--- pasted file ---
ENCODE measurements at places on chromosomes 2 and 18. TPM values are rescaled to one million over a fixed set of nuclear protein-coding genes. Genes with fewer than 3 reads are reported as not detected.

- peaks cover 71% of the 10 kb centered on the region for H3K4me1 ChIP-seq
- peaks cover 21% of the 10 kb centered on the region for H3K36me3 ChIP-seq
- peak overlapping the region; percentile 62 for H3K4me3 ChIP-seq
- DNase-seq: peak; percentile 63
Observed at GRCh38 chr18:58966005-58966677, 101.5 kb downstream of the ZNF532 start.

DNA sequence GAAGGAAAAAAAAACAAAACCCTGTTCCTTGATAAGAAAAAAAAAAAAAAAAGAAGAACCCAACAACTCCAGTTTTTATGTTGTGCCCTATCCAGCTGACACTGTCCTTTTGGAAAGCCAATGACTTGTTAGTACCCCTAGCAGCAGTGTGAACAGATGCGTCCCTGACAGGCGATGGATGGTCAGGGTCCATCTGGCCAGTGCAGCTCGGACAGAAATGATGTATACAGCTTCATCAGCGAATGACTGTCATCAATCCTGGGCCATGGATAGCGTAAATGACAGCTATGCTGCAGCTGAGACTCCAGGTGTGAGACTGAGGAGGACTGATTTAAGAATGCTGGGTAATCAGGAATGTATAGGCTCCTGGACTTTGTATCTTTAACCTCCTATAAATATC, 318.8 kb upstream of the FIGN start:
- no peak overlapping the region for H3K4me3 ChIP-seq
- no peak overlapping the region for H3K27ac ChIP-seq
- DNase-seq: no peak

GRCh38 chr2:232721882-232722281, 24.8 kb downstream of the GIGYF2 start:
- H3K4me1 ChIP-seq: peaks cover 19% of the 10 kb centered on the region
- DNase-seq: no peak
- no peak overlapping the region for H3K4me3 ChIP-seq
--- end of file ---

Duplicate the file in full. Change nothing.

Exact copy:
ENCODE measurements at places on chromosomes 2 and 18. TPM values are rescaled to one million over a fixed set of nuclear protein-coding genes. Genes with fewer than 3 reads are reported as not detected.

- peaks cover 71% of the 10 kb centered on the region for H3K4me1 ChIP-seq
- peaks cover 21% of the 10 kb centered on the region for H3K36me3 ChIP-seq
- peak overlapping the region; percentile 62 for H3K4me3 ChIP-seq
- DNase-seq: peak; percentile 63
Observed at GRCh38 chr18:58966005-58966677, 101.5 kb downstream of the ZNF532 start.

DNA sequence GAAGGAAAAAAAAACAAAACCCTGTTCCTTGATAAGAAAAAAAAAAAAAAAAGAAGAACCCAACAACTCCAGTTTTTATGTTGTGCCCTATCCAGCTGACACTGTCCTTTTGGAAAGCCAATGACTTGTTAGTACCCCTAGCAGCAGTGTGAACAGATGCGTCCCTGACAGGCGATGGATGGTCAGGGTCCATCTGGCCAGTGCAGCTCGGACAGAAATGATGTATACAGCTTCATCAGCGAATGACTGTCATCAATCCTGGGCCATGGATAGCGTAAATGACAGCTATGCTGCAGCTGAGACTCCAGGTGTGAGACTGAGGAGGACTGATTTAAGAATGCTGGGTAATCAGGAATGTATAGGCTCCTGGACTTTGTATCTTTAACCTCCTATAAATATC, 318.8 kb upstream of the FIGN start:
- no peak overlapping the region for H3K4me3 ChIP-seq
- no peak overlapping the region for H3K27ac ChIP-seq
- DNase-seq: no peak

GRCh38 chr2:232721882-232722281, 24.8 kb downstream of the GIGYF2 start:
- H3K4me1 ChIP-seq: peaks cover 19% of the 10 kb centered on the region
- DNase-seq: no peak
- no peak overlapping the region for H3K4me3 ChIP-seq